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Archive for the ‘musings and relfections’ Category

I think this is fantastic – check it out:

On the sunny but chilly first day of spring, Obama joined about 25 fifth-graders from Bancroft Elementary on the South Lawn at three picnic tables set with baskets of apples and thermoses of hot cider. The children, who also work in a garden at school, were given shovels, pitchforks and wheelbarrows to help prepare the garden, where as many as 55 fruits and vegetables will be grown year round for use in the White House kitchen. The students will be invited back to the White House to plant seedlings, then again to harvest and learn how to cook with the fresh produce.

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burts-beeAn interesting article on trusted organic brands and who really owns them. I’ll certianly think a bit harder during my next shop…

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pigsJust read this about pathogens in pork and how the use common of antibiotics in the food chain is becoming problematic. It really scares me and makes me now want to take all pork out of our diet. We don’t eat a lot to begin with but all of this is so scary – and that it’s all starting to get cross-contaminated is even more frightening. When will the US and other countries stop these practices by agribusiness that is industrializing, and thereby, ruining our food supply. I don’t give my kids antibiotics unless it’s absolutely necessary because I believe they are being overused and am fearful of them becoming resistant to it, in fact my second has never been on them, but how can I protect them from being exposed by food (here’s an article on the increase of resistant staph infections in children).  I’m becoming more and more consumed by thoughts of what Nicholas Kristof writes below and I’m still searching for alternatives. Obama recently vowed to make food safety improvement a priority – I sure hope so…

We don’t add antibiotics to baby food and Cocoa Puffs so that children get fewer ear infections. That’s because we understand that the overuse of antibiotics is already creating “superbugs” resistant to medication.

Yet we continue to allow agribusiness companies to add antibiotics to animal feed so that piglets stay healthy and don’t get ear infections. Seventy percent of all antibiotics in the United States go to healthy livestock, according to a careful study by the Union of Concerned Scientists — and that’s one reason we’re seeing the rise of pathogens that defy antibiotics.

These dangerous pathogens are now even in our food supply. Five out of 90 samples of retail pork in Louisiana tested positive for MRSA — an antibiotic-resistant staph infection — according to a peer-reviewed study published in Applied and Environmental Microbiology last year. And a recent study of retail meats in the Washington, D.C., area found MRSA in one pork sample, out of 300, according to Jianghong Meng, the University of Maryland scholar who conducted the study.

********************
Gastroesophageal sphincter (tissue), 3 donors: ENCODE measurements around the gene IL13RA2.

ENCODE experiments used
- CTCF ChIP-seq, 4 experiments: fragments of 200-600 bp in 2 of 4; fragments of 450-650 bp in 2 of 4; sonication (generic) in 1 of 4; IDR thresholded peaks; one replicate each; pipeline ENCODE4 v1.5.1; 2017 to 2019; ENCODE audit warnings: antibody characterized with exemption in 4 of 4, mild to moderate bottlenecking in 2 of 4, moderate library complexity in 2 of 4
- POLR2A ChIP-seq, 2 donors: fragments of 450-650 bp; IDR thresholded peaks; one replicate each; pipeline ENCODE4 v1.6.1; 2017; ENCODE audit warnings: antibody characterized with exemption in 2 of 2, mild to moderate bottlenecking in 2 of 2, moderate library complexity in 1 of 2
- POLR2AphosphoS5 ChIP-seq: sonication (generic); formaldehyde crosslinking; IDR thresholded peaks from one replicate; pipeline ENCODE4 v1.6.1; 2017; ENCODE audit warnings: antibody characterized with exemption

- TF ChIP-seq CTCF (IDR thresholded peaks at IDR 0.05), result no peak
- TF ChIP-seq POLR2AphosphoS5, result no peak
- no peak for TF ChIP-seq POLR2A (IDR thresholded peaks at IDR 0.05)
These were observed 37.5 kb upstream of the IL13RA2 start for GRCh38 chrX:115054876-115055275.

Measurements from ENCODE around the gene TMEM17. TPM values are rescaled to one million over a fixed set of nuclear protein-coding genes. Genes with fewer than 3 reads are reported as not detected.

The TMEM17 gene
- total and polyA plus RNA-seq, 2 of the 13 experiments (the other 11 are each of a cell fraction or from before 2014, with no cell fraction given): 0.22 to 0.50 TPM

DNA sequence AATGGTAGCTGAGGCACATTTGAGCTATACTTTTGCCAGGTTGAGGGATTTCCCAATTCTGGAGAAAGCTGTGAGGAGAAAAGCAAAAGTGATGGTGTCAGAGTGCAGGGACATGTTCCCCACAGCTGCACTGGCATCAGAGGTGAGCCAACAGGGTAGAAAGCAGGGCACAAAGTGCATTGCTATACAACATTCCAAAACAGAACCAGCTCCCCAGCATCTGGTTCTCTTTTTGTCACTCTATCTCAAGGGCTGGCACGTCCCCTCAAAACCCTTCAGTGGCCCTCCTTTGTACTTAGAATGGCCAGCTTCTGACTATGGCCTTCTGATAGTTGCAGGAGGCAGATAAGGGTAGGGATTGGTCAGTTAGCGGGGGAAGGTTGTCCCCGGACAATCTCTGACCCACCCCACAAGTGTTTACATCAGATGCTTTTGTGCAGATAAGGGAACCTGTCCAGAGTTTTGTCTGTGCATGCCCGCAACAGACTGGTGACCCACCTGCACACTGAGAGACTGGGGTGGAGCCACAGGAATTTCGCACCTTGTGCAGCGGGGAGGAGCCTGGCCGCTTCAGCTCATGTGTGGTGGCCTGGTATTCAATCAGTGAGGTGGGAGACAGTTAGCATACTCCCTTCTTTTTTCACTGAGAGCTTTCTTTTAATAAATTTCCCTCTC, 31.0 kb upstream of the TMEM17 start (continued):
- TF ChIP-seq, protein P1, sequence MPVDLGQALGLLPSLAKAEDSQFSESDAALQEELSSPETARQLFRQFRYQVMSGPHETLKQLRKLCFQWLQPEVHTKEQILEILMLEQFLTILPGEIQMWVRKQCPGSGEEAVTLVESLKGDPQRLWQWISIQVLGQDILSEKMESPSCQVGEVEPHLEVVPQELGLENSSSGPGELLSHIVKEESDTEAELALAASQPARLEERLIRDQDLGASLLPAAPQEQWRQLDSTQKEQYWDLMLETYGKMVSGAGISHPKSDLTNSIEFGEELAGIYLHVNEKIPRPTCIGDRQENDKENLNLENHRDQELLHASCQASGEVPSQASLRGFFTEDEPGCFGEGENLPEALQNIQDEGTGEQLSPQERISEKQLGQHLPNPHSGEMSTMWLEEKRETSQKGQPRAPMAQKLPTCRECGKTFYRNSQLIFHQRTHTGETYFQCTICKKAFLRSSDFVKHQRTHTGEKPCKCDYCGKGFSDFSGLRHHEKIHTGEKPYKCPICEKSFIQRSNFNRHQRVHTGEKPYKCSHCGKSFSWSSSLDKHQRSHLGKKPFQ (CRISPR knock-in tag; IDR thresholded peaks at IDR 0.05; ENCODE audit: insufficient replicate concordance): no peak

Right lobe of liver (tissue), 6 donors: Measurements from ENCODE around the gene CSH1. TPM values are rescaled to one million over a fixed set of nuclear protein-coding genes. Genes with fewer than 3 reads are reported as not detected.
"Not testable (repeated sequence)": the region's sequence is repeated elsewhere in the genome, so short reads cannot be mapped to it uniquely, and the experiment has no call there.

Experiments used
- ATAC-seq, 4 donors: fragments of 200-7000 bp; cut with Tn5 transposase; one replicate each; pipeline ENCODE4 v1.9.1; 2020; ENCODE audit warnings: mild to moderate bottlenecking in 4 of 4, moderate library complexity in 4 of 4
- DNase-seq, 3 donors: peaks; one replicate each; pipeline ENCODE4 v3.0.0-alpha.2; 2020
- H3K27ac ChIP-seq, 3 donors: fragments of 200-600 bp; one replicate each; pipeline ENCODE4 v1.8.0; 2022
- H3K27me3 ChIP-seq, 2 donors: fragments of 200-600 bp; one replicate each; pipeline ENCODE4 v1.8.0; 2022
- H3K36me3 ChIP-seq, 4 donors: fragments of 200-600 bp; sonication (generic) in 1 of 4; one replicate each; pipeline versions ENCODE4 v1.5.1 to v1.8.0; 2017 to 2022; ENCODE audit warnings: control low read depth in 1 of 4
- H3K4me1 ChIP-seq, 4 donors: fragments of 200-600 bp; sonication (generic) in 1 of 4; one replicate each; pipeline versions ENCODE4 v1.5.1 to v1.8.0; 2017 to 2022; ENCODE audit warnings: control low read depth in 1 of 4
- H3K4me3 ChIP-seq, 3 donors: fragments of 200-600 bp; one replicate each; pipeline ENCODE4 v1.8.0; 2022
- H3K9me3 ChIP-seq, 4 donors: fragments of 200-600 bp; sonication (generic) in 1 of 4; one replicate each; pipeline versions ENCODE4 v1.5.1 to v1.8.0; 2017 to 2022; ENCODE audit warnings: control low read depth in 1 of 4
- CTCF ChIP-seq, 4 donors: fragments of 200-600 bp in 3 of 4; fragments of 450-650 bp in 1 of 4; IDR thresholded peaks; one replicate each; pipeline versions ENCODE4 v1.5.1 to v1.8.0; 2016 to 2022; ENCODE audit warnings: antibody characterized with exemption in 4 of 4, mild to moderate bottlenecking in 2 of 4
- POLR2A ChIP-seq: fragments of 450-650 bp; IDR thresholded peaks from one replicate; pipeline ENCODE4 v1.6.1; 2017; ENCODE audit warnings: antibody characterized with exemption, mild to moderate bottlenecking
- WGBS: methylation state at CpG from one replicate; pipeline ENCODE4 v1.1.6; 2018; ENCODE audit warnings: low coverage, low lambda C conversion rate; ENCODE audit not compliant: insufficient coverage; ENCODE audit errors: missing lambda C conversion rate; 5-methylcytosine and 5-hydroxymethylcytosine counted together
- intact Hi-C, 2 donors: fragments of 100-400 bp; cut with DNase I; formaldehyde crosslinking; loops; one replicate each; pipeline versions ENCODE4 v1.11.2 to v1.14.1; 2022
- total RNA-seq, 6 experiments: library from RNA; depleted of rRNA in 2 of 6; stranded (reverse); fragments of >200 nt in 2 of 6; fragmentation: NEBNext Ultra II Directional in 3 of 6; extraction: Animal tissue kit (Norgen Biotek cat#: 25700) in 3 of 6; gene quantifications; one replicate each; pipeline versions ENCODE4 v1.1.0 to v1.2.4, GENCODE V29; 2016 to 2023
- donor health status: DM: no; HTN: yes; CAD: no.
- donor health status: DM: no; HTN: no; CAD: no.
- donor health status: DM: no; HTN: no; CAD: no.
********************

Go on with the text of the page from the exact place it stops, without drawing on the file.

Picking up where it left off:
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valentines_day_mmMy husband is sick so I took the kids this afternoon to the club so he could get some sleep. During dinner I asked F and T to be my valentine’s and they both said yes. F asked me all about valentine’s day, true love, and our courtship leading up to her and t’s birth. She then informed me that when she grow’s up she wants to be a rugby-playing-princess-arial-doctor and I told her that was awesome and she would be the coolest person I ever met. Wishing you all a great valentine’s day….

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veggiesWith the title of this I’m sure most people will think of the awful melamine scare with china milk supply.  However my food dilemma here started the day we landed, nearly a year ago. Before we left new york we had a great routine of buying as much from the local’s farmers market as possible and the rest from the supermarket, where I would check labels and buy things with the smallest carbon footprint, in terms of both where it was produced and whether it was organic. I felt like I was feeding the family fairly nutritiously, affordably, sustainably and responsibly. Well I fear all that has gone to the wayside.

I find my carbon imprint is huge here due to the fact that nearly all of my dairy is from abroad, as are a lot of the meat and fish. I’ve started getting the organic box from The Organic Farm so I feel better about that but I’m still a bit too nervous about the pollution to get fish from the wet market, and I’m still very conscious of hormone and antibiotic free meat. The organic box only contains vegetables so I still have to decide between conventional fruit, where I worry about pesticide levels, versus paying a lot for organic. We’ve been trying to eat more vegetarian but my 19-month old literally subsists on – in this order – cheese, bread, milk, meat and fish.  I have to hide all fruits and vegetables in various ways to get T to eat them – which makes it all the more stressful. Thankfully my 3yo is much better.